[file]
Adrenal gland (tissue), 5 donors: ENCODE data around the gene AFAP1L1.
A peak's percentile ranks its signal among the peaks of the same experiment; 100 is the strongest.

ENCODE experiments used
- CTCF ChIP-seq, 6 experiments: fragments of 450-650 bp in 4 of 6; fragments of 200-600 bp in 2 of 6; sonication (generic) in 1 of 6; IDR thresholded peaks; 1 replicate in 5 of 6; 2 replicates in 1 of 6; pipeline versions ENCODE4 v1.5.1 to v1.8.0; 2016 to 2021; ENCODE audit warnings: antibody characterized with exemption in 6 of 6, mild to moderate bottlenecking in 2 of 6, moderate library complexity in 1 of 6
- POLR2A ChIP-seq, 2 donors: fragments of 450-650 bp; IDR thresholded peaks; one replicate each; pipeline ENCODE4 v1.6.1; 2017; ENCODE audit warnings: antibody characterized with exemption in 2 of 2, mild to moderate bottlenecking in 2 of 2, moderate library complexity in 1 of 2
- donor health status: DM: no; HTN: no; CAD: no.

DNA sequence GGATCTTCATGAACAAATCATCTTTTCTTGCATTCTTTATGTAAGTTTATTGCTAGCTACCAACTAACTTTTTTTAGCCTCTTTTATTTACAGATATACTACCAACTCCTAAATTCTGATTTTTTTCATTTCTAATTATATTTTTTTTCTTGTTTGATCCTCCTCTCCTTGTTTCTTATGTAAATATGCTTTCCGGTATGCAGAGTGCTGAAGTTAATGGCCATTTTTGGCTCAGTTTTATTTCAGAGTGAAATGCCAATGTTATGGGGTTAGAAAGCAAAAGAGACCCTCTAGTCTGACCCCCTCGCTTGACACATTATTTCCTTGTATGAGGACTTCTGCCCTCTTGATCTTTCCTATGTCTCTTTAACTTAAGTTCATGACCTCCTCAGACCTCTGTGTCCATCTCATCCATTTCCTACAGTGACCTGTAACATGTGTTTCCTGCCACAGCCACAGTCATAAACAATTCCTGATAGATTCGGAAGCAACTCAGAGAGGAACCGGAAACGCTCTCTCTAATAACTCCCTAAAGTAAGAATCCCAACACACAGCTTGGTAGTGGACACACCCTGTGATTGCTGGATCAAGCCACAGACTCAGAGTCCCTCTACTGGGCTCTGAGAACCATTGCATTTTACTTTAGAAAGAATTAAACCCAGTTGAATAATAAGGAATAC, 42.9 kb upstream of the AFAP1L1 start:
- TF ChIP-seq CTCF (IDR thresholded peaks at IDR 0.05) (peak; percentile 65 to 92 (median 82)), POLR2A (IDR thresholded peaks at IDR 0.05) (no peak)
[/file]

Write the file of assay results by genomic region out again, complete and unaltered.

Adrenal gland (tissue), 5 donors: ENCODE data around the gene AFAP1L1.
A peak's percentile ranks its signal among the peaks of the same experiment; 100 is the strongest.

ENCODE experiments used
- CTCF ChIP-seq, 6 experiments: fragments of 450-650 bp in 4 of 6; fragments of 200-600 bp in 2 of 6; sonication (generic) in 1 of 6; IDR thresholded peaks; 1 replicate in 5 of 6; 2 replicates in 1 of 6; pipeline versions ENCODE4 v1.5.1 to v1.8.0; 2016 to 2021; ENCODE audit warnings: antibody characterized with exemption in 6 of 6, mild to moderate bottlenecking in 2 of 6, moderate library complexity in 1 of 6
- POLR2A ChIP-seq, 2 donors: fragments of 450-650 bp; IDR thresholded peaks; one replicate each; pipeline ENCODE4 v1.6.1; 2017; ENCODE audit warnings: antibody characterized with exemption in 2 of 2, mild to moderate bottlenecking in 2 of 2, moderate library complexity in 1 of 2
- donor health status: DM: no; HTN: no; CAD: no.

DNA sequence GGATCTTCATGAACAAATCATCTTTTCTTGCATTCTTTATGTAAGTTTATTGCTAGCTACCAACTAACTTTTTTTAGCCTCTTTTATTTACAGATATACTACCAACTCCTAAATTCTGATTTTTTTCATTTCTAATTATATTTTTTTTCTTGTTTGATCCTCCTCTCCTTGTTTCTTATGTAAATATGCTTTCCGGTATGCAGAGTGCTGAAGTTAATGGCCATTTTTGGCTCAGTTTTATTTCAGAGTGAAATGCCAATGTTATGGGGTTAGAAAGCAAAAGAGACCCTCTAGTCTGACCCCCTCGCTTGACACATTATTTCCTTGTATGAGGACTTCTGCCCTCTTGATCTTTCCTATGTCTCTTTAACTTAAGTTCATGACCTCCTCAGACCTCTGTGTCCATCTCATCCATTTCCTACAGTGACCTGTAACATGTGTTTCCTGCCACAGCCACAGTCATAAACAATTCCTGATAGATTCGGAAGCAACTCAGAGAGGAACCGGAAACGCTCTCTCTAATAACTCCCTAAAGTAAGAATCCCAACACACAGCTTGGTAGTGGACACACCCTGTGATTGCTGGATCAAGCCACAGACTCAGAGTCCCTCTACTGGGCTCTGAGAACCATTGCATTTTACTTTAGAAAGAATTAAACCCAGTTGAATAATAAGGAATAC, 42.9 kb upstream of the AFAP1L1 start:
- TF ChIP-seq CTCF (IDR thresholded peaks at IDR 0.05) (peak; percentile 65 to 92 (median 82)), POLR2A (IDR thresholded peaks at IDR 0.05) (no peak)